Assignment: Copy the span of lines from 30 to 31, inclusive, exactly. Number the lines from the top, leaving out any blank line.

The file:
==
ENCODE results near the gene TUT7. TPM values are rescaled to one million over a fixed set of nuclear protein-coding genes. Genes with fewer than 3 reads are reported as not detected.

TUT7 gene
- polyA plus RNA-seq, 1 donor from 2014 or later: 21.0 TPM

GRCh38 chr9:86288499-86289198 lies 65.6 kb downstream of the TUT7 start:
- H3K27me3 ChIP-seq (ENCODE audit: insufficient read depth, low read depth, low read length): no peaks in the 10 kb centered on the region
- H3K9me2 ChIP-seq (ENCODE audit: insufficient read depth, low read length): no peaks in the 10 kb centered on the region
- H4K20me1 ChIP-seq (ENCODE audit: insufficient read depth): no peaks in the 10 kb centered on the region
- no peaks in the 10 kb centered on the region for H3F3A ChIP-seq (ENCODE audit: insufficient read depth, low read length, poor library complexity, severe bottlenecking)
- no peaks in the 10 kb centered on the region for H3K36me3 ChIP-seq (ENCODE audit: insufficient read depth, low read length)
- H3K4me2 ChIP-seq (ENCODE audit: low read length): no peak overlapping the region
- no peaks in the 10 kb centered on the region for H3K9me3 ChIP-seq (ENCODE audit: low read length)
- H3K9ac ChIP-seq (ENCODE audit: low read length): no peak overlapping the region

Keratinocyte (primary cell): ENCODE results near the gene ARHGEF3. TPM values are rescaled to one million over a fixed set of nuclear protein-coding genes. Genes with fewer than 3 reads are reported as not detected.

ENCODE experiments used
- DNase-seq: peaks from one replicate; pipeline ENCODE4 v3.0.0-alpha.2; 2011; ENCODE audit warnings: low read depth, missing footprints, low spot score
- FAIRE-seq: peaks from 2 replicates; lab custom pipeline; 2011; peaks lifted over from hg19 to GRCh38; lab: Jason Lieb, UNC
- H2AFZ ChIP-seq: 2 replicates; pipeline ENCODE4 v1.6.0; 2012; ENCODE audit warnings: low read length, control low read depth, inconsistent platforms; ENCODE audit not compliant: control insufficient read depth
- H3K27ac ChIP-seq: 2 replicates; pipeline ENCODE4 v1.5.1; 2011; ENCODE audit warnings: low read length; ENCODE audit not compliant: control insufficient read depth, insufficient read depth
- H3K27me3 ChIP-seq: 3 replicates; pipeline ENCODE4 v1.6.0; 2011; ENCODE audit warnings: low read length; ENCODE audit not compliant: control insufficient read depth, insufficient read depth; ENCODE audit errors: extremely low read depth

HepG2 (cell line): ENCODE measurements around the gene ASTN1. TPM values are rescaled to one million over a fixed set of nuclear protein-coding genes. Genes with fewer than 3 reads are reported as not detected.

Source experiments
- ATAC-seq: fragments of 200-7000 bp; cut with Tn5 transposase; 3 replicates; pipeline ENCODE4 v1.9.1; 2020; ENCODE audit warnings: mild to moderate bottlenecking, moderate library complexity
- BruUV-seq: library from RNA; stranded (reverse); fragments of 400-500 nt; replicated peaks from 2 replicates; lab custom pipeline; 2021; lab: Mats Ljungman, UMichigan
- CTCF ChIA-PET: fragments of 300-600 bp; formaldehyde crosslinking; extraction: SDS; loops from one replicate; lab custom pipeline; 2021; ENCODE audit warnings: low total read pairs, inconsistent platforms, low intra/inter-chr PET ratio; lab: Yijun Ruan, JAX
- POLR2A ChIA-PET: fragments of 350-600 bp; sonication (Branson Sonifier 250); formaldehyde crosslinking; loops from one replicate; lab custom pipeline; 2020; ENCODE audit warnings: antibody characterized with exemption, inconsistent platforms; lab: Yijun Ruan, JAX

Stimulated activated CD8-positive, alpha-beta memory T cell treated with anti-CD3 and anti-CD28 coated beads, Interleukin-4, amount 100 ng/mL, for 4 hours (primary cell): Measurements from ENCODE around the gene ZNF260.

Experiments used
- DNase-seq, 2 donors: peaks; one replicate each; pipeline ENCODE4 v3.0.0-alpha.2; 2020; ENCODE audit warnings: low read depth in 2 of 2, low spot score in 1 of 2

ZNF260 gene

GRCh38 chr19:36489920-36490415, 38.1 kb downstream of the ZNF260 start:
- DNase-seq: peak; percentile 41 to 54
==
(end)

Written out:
GRCh38 chr19:36489920-36490415, 38.1 kb downstream of the ZNF260 start:
- DNase-seq: peak; percentile 41 to 54